114 research outputs found

### The Nonlinear Evolution of Instabilities Driven by Magnetic Buoyancy: A New Mechanism for the Formation of Coherent Magnetic Structures

Motivated by the problem of the formation of active regions from a
deep-seated solar magnetic field, we consider the nonlinear three-dimensional
evolution of magnetic buoyancy instabilities resulting from a smoothly
stratified horizontal magnetic field. By exploring the case for which the
instability is continuously driven we have identified a new mechanism for the
formation of concentrations of magnetic flux.Comment: Published in ApJL. Version with colour figure

### On Predicting the Solar Cycle using Mean-Field Models

We discuss the difficulties of predicting the solar cycle using mean-field
models. Here we argue that these difficulties arise owing to the significant
modulation of the solar activity cycle, and that this modulation arises owing
to either stochastic or deterministic processes. We analyse the implications
for predictability in both of these situations by considering two separate
solar dynamo models. The first model represents a stochastically-perturbed flux
transport dynamo. Here even very weak stochastic perturbations can give rise to
significant modulation in the activity cycle. This modulation leads to a loss
of predictability. In the second model, we neglect stochastic effects and
assume that generation of magnetic field in the Sun can be described by a fully
deterministic nonlinear mean-field model -- this is a best case scenario for
prediction. We designate the output from this deterministic model (with
parameters chosen to produce chaotically modulated cycles) as a target
timeseries that subsequent deterministic mean-field models are required to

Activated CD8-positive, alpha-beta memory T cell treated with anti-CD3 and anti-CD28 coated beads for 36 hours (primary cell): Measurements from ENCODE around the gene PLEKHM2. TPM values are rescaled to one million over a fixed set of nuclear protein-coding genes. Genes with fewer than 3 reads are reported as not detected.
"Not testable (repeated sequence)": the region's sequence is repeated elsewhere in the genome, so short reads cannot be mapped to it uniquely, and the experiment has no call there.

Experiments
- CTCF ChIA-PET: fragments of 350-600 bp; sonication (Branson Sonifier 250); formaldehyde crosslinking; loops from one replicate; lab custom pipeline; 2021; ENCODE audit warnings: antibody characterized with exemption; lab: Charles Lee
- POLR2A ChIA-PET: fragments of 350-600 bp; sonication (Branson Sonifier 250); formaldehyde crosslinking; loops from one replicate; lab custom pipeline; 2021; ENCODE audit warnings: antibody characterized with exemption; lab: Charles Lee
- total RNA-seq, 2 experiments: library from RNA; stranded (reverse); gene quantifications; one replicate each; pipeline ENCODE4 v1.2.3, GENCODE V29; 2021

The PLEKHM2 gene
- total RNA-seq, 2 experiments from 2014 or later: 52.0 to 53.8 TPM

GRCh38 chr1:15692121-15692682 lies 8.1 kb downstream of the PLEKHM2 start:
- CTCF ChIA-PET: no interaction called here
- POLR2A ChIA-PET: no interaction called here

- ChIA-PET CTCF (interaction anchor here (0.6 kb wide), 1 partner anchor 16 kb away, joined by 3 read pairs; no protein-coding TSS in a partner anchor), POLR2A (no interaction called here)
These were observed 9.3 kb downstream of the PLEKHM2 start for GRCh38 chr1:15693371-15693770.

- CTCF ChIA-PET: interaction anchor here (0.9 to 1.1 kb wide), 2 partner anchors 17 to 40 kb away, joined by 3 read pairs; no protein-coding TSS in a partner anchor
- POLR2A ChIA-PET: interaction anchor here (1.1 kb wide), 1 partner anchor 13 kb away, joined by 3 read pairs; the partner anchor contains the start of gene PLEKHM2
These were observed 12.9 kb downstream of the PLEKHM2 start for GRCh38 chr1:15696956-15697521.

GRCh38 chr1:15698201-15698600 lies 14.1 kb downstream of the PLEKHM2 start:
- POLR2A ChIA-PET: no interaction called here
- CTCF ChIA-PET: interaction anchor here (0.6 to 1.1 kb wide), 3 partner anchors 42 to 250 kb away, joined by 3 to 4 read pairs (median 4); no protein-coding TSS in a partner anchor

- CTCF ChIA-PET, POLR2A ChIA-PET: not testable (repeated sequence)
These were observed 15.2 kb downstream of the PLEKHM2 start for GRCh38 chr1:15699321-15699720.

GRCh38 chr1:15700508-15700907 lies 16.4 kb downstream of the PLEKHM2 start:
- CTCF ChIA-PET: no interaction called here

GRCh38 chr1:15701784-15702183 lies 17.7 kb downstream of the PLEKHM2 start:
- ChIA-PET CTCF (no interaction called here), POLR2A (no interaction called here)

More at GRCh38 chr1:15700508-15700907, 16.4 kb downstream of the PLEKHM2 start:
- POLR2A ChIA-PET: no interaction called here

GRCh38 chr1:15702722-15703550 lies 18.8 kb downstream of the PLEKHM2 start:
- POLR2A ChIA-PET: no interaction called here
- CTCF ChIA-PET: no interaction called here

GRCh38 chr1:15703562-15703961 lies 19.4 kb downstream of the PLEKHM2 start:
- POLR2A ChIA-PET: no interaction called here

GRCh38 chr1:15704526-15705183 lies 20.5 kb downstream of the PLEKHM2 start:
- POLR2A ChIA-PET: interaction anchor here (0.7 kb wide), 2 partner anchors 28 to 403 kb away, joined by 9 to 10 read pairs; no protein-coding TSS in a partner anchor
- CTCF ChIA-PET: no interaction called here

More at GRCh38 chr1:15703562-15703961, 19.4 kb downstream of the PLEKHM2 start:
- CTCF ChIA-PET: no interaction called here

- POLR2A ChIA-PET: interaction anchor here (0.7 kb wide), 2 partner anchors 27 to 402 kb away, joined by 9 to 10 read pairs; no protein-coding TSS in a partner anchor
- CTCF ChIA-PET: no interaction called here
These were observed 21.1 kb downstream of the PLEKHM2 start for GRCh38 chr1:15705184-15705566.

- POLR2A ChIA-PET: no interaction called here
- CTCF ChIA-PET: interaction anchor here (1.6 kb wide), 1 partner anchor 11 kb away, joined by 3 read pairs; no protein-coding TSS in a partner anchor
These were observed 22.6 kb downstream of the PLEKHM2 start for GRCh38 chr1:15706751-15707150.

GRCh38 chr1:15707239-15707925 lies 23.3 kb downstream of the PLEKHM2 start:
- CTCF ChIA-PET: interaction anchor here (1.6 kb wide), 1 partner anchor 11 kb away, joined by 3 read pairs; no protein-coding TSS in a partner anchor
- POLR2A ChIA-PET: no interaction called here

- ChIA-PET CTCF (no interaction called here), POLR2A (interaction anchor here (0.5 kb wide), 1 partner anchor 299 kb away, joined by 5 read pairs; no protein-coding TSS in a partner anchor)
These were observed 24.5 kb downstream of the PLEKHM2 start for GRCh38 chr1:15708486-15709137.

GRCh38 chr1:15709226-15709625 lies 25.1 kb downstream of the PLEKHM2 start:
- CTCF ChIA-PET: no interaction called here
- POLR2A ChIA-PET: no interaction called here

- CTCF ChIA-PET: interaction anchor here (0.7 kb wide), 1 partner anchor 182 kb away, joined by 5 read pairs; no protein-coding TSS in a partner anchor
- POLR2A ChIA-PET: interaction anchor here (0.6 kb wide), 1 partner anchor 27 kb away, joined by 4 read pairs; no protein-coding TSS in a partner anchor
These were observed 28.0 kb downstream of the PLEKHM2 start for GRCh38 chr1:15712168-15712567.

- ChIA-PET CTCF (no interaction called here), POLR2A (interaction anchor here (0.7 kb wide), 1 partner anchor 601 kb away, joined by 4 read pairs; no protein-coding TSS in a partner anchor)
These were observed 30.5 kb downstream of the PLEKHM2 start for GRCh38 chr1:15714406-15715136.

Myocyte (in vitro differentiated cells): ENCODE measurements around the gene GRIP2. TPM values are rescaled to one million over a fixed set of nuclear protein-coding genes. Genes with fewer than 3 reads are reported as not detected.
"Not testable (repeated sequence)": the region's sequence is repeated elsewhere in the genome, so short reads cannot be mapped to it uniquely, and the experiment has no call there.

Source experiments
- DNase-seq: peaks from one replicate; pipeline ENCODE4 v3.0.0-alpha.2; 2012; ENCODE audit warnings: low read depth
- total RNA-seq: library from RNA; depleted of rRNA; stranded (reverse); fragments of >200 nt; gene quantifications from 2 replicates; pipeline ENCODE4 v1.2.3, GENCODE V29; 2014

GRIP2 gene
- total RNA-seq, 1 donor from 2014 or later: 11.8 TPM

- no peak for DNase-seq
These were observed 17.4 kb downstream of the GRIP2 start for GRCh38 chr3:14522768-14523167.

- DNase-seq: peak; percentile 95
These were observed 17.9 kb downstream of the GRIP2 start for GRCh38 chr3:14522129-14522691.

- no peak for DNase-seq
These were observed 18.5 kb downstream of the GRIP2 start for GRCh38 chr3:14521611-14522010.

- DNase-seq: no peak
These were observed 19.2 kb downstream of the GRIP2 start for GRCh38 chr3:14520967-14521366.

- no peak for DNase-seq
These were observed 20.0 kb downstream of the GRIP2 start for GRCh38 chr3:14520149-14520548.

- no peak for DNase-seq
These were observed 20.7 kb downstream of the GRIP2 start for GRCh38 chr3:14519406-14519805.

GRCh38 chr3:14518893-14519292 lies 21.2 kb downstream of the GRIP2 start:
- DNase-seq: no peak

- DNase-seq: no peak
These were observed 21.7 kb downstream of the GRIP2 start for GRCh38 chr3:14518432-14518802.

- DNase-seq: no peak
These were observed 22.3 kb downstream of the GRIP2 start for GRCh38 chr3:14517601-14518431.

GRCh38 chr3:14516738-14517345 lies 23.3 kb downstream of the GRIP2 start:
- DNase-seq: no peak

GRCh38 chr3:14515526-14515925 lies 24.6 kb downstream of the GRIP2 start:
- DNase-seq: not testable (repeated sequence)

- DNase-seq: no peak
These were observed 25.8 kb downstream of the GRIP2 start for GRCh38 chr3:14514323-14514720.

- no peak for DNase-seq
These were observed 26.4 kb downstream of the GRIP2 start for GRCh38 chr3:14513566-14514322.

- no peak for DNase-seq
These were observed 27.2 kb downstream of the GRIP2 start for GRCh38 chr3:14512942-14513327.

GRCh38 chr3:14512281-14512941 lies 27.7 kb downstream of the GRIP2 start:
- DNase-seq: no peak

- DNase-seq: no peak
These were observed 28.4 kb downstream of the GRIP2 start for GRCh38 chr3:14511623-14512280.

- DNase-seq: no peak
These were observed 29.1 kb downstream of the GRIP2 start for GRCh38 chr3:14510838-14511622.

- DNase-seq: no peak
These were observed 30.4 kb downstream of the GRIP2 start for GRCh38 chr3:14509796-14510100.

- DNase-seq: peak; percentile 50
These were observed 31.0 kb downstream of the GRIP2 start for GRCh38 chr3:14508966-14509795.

predict. Long-term prediction is impossible even if a model that is correct in
all details is utilised in the prediction. Furthermore, we show that even
short-term prediction is impossible if there is a small discrepancy in the
input parameters from the fiducial model. This is the case even if the
predicting model has been tuned to reproduce the output of previous cycles.
Given the inherent uncertainties in determining the transport coefficients and
nonlinear responses for mean-field models, we argue that this makes predicting
the solar cycle using the output from such models impossible.Comment: 22 Pages, 5 Figures, Preprint accepted for publication in Ap

### Does the butterfly diagram indicate asolar flux-transport dynamo?

We address the question whether the properties of the observed latitude-time
diagram of sunspot occurence (the butterfly diagram) provide evidence for the
operation of a flux-transport dynamo, which explains the migration of the
sunspot zones and the period of the solar cycle in terms of a deep equatorward
meridional flow. We show that the properties of the butterfly diagram are
equally well reproduced by a conventional dynamo model with migrating dynamo
waves, but without transport of magnetic flux by a flow. These properties seem
to be generic for an oscillatory and migratory field of dipole parity and thus
do not permit an observational distinction between different dynamo approaches.Comment: 4 pages, 1 figur

### Dynamo Action in the Solar Convection Zone and Tachocline: Pumping and Organization of Toroidal Fields

We present the first results from three-dimensional spherical shell
simulations of magnetic dynamo action realized by turbulent convection
penetrating downward into a tachocline of rotational shear. This permits us to
assess several dynamical elements believed to be crucial to the operation of
the solar global dynamo, variously involving differential rotation resulting
from convection, magnetic pumping, and amplification of fields by stretching
within the tachocline. The simulations reveal that strong axisymmetric toroidal
magnetic fields (about 3000 G in strength) are realized within the lower stable
layer, unlike in the convection zone where fluctuating fields are predominant.
The toroidal fields in the stable layer possess a striking persistent
antisymmetric parity, with fields in the northern hemisphere largely of
opposite polarity to those in the southern hemisphere. The associated mean